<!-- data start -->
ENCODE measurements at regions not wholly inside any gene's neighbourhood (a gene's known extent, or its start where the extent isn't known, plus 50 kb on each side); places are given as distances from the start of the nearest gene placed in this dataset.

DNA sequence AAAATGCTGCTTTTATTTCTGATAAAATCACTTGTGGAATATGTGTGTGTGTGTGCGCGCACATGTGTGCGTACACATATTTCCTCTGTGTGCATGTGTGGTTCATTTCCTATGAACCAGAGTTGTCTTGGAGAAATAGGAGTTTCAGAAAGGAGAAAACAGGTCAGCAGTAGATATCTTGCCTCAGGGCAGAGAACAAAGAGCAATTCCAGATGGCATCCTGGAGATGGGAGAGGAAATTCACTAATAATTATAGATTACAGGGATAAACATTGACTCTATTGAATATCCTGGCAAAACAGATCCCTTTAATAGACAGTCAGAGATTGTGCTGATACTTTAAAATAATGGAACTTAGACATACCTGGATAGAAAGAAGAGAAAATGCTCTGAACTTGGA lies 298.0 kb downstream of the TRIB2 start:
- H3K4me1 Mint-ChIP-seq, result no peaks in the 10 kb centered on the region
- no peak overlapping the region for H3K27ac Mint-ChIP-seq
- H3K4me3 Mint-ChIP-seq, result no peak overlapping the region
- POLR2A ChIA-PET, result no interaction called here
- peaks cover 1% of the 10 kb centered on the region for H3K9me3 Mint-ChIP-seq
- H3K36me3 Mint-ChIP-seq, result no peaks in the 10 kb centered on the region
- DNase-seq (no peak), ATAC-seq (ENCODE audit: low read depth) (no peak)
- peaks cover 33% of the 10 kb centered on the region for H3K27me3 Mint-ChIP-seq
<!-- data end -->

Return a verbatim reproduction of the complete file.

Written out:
ENCODE measurements at regions not wholly inside any gene's neighbourhood (a gene's known extent, or its start where the extent isn't known, plus 50 kb on each side); places are given as distances from the start of the nearest gene placed in this dataset.

DNA sequence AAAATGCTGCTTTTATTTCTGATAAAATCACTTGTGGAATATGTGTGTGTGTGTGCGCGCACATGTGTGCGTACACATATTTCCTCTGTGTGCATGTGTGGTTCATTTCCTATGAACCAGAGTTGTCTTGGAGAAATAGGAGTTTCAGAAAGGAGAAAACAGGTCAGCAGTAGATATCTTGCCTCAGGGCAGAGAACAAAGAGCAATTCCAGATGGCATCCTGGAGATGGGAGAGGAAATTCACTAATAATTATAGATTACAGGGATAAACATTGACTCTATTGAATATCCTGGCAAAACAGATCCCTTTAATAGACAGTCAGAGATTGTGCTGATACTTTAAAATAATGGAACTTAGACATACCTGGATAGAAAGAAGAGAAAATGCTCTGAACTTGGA lies 298.0 kb downstream of the TRIB2 start:
- H3K4me1 Mint-ChIP-seq, result no peaks in the 10 kb centered on the region
- no peak overlapping the region for H3K27ac Mint-ChIP-seq
- H3K4me3 Mint-ChIP-seq, result no peak overlapping the region
- POLR2A ChIA-PET, result no interaction called here
- peaks cover 1% of the 10 kb centered on the region for H3K9me3 Mint-ChIP-seq
- H3K36me3 Mint-ChIP-seq, result no peaks in the 10 kb centered on the region
- DNase-seq (no peak), ATAC-seq (ENCODE audit: low read depth) (no peak)
- peaks cover 33% of the 10 kb centered on the region for H3K27me3 Mint-ChIP-seq